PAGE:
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BNM Writers

Radio’s Control Has Gerry Callahan Appreciating His Podcasting Freedom

“The first 20 years of my radio career ratings were the only thing that mattered. Then it became about avoiding headaches. It was stunning. That’s when I realized things had really changed.”

Jim Cryns

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During the last few months on the morning show on WEEI in Boston, Gerry Callahan said his crew was called into the boss’ office quite a bit. Management told the show that ratings were not their primary concern, they just didn’t want any more trouble.

“The first 20 years of my radio career ratings were the only thing that mattered,” Callahan said. “Then it became about avoiding headaches. It was stunning. That’s when I realized things had really changed.”

Early in his radio career, Callahan said you wanted a bit of trouble wafting around your show, something to keep the conversations fresh.

“We were encouraged to walk on a tightrope,” he said. “When you get to a point where there is nothing contentious, nothing happening, people stop listening. You wanted a bit of good trouble just to survive another day. It’s not like that anymore. We were never called to the boss’ office to be told ‘you had a great show.’ We’d go in and they’d say, ‘Why did you say that?’ Or, they’d say the owner of the Red Sox was emailing them upset about something they didn’t like.”

After graduating from UMass Amherst with a degree in communications, Callahan started working at The Sun newspaper in Lowell, MA. He started at the paper in 1983.

The only thing I’ve ever associated with Lowell, MA is the film The Fighter, featuring Mark Wahlberg and Christian Bale.

“I went to the premiere of that movie,” Callahan said. “I can’t tell you how good Christian Bale was in that movie. I know Dickie Ecklund and Bale captured him perfectly.”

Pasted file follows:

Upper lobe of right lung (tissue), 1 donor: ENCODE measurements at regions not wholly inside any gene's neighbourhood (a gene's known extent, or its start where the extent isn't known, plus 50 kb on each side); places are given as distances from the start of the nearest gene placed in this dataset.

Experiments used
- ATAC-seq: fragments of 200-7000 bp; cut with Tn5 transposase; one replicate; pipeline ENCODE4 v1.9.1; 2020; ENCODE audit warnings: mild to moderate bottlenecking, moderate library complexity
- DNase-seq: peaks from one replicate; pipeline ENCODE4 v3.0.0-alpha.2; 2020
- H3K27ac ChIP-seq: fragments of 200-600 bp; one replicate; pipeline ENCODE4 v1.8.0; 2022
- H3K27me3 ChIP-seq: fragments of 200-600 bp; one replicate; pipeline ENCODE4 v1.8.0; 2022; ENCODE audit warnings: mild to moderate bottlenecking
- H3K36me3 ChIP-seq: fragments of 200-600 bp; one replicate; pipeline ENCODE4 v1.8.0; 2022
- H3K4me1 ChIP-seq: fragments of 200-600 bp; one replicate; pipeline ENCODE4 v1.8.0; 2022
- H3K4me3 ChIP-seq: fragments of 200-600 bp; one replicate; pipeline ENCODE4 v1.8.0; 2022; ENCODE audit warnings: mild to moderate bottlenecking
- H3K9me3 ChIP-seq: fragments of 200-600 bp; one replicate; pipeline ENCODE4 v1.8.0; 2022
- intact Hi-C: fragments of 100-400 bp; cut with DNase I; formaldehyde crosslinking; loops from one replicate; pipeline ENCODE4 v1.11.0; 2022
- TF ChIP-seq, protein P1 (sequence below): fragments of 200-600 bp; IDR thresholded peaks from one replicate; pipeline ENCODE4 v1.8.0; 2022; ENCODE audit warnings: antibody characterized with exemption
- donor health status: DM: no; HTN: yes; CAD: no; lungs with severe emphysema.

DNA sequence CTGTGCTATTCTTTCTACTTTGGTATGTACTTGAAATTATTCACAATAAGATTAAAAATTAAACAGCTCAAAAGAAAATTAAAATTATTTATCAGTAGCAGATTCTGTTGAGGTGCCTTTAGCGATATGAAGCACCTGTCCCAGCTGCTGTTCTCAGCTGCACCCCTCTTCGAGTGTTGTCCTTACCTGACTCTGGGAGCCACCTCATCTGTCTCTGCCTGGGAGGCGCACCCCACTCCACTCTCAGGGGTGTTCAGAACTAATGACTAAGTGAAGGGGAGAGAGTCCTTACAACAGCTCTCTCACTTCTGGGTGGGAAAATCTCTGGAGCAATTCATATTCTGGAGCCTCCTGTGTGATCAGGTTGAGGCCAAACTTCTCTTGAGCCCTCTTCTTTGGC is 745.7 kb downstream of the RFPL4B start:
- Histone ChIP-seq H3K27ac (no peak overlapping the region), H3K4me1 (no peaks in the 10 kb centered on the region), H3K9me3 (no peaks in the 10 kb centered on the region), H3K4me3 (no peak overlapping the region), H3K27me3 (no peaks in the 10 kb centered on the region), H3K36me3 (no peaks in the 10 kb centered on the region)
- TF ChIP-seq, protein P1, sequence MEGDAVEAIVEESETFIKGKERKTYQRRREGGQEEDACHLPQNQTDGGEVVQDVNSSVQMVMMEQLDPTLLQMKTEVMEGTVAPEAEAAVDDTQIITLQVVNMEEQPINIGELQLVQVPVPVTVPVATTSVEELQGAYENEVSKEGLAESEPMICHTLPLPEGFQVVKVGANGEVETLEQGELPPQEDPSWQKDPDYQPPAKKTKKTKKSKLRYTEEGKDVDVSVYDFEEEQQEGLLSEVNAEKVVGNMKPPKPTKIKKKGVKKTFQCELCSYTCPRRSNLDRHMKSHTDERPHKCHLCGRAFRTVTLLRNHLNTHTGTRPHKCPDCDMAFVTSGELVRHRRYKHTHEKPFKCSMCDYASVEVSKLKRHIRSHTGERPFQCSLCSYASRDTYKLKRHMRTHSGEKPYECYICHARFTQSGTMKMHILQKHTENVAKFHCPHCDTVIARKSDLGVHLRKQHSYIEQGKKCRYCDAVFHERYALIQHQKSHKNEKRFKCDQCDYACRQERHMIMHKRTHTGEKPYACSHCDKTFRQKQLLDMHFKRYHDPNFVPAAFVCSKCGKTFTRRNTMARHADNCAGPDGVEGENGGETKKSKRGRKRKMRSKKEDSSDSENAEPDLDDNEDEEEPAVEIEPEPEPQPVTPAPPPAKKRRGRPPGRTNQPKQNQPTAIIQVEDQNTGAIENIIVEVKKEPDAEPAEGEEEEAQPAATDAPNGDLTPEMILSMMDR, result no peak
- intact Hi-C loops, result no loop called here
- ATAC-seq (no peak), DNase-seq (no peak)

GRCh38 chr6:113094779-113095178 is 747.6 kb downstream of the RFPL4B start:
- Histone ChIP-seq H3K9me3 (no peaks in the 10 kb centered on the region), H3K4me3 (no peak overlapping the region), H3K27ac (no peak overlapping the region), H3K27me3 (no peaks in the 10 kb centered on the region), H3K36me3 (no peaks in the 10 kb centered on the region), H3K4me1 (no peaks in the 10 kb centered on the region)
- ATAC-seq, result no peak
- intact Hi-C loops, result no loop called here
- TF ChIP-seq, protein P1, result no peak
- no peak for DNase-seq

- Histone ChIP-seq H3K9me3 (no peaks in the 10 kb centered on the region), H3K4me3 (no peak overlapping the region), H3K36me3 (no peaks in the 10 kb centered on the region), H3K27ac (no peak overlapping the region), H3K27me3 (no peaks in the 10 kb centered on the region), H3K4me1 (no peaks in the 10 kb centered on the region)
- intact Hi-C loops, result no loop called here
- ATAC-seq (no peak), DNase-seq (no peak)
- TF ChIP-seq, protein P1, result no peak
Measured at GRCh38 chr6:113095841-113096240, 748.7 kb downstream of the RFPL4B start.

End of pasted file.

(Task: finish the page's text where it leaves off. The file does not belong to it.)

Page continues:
The 2010 film depicted Dickie Ecklund as a former boxer, drug addict, and part-time lunatic. His claim to fame (and it really was his claim) was to have knocked down Sugar Ray Leonard in a bout. The truth was Leonard essentially tripped backward. Still, that technicality never stopped Dickie from telling every person who has crossed his path since how he’d knocked down Sugar Ray Leonard.

“Dickie is a good guy,” Callahan explained. “His brother Micky Ward had a good career. Won some belts. Dickie was always jealous of his Micky’s success.”

When he began working at The Sun, Callahan said he arranged media guides in alphabetical order. He recorded little league scores over the phone from around the area. Later he started covering the Red Sox, Celtics and the rest of the New England sports teams.

Then it was on to the Boston Herald in 1989. After that, Callahan’s star continued to rise when he began to write for Sports Illustrated from 1994-1999.

As a sportswriter, Callahan spent a large part of his early career in press boxes. Covering teams tends to take the fan out of you. If you’re objective, there’s no rooting in the press box.

“Sometimes you meet your heroes and it can be disappointing,” Callahan said. “The Red Sox clubhouse that I started working in was not one of the greatest environments to cut your teeth. With guys like John McNamara, Jim Rice, it could be a nasty place.”

Callahan recalled when he was a kid in 1975, he said he cried when the Red Sox lost to the Cincinnati Reds in the World Series.

“As a writer in 1986, I laughed when they lost to the Mets,” Callahan said. “They collapsed. Like any good columnist, you rooted for chaos.”

Callahan said the arrival of Larry Bird in Boston changed the culture of sports in Boston.